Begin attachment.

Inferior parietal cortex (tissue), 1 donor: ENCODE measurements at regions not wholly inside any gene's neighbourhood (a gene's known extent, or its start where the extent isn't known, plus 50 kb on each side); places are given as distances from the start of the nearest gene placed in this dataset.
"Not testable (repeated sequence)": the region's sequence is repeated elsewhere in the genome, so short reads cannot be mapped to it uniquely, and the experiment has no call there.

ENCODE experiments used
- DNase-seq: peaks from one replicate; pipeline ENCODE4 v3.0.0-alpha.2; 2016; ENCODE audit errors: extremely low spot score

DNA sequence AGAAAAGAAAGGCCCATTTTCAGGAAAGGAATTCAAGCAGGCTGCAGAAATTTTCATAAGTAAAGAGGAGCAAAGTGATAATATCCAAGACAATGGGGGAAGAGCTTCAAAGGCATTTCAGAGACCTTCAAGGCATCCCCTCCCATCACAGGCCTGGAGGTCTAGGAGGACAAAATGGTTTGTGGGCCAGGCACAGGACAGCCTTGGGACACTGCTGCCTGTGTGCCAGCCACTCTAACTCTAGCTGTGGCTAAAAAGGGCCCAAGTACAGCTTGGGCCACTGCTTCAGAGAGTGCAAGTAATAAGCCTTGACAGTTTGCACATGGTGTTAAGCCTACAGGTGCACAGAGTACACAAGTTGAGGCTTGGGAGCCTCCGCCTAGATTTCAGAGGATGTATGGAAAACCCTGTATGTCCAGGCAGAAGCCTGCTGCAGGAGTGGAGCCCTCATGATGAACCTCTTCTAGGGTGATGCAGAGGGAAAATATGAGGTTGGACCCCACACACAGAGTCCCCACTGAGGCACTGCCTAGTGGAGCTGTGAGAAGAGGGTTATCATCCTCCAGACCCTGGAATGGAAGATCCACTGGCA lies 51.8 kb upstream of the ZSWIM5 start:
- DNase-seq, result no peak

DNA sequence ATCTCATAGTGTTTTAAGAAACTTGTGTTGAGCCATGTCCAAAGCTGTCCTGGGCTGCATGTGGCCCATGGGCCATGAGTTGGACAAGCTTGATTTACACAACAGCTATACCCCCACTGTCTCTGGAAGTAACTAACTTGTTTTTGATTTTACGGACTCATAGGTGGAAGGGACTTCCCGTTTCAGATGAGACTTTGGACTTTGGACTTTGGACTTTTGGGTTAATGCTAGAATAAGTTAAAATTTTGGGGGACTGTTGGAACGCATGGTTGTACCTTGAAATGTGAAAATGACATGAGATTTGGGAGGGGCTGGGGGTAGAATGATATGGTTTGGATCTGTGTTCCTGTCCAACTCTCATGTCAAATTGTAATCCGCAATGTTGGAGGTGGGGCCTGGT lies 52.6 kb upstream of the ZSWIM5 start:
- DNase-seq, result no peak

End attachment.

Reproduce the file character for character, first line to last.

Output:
Inferior parietal cortex (tissue), 1 donor: ENCODE measurements at regions not wholly inside any gene's neighbourhood (a gene's known extent, or its start where the extent isn't known, plus 50 kb on each side); places are given as distances from the start of the nearest gene placed in this dataset.
"Not testable (repeated sequence)": the region's sequence is repeated elsewhere in the genome, so short reads cannot be mapped to it uniquely, and the experiment has no call there.

ENCODE experiments used
- DNase-seq: peaks from one replicate; pipeline ENCODE4 v3.0.0-alpha.2; 2016; ENCODE audit errors: extremely low spot score

DNA sequence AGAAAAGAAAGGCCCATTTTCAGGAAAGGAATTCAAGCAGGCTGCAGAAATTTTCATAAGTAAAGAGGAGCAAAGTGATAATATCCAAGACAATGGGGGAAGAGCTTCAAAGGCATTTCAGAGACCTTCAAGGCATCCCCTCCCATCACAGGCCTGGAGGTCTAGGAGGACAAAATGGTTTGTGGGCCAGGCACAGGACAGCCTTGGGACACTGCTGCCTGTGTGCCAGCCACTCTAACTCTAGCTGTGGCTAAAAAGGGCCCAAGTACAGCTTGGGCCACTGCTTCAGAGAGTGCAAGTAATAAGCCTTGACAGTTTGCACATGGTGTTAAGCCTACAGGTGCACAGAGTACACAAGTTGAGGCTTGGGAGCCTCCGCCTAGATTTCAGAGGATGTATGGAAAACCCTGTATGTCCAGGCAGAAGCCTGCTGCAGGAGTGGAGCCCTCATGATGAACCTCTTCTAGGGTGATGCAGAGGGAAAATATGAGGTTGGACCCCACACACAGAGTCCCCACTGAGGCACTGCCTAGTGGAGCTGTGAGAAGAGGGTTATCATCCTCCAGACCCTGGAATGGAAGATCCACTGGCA lies 51.8 kb upstream of the ZSWIM5 start:
- DNase-seq, result no peak

DNA sequence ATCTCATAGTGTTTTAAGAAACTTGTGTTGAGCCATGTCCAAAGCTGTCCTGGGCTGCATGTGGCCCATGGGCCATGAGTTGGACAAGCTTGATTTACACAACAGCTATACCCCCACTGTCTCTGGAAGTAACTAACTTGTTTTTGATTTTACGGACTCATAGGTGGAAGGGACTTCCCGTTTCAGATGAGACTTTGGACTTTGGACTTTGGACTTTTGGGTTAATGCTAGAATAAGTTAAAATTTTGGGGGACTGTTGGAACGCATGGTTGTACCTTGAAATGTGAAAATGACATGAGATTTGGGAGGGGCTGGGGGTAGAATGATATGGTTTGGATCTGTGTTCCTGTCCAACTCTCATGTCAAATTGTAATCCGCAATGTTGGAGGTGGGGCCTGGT lies 52.6 kb upstream of the ZSWIM5 start:
- DNase-seq, result no peak